To treat the growing subset of asthmatic patients who are refractory to inhaled corticosteroid therapy.
The discovery that over 90% of patients diagnosed with refractory asthma have airway infections which trigger key mediators in the arachidonic acid pathway. Vitamin isotypes have the ability to reduce infectivity of some of the airway infections and directly impact inflammatory mediators.
Development of novel therapeutics for treatment of chronic, refractory asthma; Vitamin E as an adjunctive treatment for hard to control asthma and other respiratory inflammation involving arachidonic acid intermediates.
Asthma is a chronic inflammatory disease affecting over 300 million people worldwide and has multiple phenotypes and inflammatory triggers. These phenotypes share common inflammatory features, although their specific immunologic pathways may differ mechanistically. As we dissect and better understand these mechanisms at the molecular level, the treatment of patients with asthma can be better tailored to specific phenotypes. The Webley Lab previously confirmed that a significant subset of hard-to-control asthma is mediated by Chlamydia pneumoniae. Tocotrienols, members of the vitamin E family are potent antioxidants that stand out as potential treatment options for at least some of the asthma phenotypes known today because they are known to block specific molecules in the pro-inflammatory arachidonic acid pathway. In addition, tocotrienols were previously shown to inhibit the extent of chlamydial entry and progeny formation.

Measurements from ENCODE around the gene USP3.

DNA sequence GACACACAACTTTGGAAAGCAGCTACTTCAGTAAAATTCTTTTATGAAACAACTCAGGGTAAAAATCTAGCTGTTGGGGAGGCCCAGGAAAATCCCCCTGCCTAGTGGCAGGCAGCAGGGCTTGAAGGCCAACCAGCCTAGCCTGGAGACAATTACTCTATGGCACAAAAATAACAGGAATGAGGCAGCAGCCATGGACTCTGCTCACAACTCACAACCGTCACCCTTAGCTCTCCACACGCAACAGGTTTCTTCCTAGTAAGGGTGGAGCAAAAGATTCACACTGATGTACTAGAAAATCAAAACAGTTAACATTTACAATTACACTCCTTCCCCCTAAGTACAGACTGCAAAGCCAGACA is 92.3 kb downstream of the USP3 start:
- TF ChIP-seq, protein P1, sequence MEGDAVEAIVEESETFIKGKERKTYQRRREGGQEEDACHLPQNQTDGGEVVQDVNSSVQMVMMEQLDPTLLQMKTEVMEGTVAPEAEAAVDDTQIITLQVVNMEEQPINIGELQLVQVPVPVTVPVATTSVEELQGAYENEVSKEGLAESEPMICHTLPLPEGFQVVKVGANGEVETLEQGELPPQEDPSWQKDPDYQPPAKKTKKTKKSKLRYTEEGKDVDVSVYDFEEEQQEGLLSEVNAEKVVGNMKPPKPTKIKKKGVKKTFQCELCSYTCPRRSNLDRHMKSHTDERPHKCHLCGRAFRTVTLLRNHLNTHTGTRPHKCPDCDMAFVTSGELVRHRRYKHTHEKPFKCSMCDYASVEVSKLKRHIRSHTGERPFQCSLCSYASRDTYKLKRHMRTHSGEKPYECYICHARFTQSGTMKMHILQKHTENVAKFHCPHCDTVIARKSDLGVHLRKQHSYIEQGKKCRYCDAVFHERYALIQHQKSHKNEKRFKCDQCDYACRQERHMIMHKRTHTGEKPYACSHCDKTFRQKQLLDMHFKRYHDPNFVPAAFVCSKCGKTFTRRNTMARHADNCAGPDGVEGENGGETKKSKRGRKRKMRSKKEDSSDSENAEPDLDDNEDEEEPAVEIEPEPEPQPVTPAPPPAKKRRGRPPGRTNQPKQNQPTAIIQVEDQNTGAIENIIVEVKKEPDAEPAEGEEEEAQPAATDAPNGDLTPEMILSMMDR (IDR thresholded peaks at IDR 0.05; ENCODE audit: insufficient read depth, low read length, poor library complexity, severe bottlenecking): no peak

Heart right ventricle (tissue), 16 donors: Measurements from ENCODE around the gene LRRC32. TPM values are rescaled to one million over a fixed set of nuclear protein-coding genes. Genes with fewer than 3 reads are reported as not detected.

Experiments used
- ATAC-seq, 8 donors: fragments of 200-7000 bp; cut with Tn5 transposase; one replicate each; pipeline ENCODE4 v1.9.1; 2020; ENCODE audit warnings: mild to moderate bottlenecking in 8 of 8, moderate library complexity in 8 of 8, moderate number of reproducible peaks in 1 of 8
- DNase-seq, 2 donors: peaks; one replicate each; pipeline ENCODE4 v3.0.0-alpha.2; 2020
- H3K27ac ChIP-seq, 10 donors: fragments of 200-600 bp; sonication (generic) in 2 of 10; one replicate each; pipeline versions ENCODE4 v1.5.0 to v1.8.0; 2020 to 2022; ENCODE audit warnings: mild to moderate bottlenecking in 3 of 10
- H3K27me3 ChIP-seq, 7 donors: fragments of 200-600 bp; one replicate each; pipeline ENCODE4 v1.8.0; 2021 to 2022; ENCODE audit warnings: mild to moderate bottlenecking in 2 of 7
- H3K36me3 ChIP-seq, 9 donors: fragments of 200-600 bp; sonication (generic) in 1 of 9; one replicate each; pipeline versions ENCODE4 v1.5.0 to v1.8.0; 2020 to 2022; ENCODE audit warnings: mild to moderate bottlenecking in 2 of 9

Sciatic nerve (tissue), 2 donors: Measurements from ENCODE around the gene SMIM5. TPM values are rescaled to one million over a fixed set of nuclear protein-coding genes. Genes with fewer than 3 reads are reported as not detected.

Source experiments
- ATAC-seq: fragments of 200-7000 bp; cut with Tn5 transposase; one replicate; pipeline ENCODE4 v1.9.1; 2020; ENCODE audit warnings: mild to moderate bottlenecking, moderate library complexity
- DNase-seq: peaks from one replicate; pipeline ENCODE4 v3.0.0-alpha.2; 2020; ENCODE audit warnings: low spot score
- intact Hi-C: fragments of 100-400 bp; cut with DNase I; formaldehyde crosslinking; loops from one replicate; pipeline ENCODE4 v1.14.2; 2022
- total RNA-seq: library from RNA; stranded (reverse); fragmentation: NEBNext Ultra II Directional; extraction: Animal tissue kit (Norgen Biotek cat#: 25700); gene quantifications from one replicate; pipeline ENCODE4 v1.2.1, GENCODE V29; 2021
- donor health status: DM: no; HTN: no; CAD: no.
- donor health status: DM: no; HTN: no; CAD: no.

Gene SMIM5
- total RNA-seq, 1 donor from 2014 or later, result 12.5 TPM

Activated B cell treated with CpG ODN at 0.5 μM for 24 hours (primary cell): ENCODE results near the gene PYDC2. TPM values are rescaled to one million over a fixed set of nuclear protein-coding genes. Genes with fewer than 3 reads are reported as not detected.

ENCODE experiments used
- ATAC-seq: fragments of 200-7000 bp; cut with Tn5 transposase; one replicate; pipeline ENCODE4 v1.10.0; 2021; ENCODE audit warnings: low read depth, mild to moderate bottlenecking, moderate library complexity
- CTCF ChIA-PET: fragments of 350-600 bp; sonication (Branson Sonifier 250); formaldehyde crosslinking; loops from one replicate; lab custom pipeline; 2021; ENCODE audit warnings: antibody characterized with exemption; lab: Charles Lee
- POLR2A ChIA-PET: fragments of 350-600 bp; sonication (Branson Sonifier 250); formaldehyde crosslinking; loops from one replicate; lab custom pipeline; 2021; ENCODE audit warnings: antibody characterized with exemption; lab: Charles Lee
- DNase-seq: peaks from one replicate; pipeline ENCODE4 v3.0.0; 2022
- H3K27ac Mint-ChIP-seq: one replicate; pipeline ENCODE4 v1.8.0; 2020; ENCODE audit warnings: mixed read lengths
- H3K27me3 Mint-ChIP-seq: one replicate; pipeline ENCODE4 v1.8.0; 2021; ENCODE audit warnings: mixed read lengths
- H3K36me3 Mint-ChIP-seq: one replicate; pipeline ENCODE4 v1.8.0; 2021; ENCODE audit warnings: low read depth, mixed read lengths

The Webley lab hypothesize that tocotrienols and in particular, delta-tocotrienols will reduce the infectivity of C. pneumoniae through inhibition of entry and reduction of progeny released. They further hypothesize that delta-tocotrienols will inhibit multiple enzymes in the arachidonic acid pathway thereby reducing airway inflammation. Since patients with refractory asthma are more likely to experience morbidity and mortality from their disease, this new research could lead to new therapeutics
Targeting the mediators and immune cells involved in asthma inflammation not only represent the basis of many current asthma treatments but highlight the potential for development of novel, superior therapeutic agents in the future. Tocotrienols stand out as a potential adjunctive treatment options for at least some of the asthma phenotypes known today. The current study will help in identifying specific targets of tocotrienols in the arachidonic acid pathway and will confirm their impact on infection-induced and chronic refractory asthma.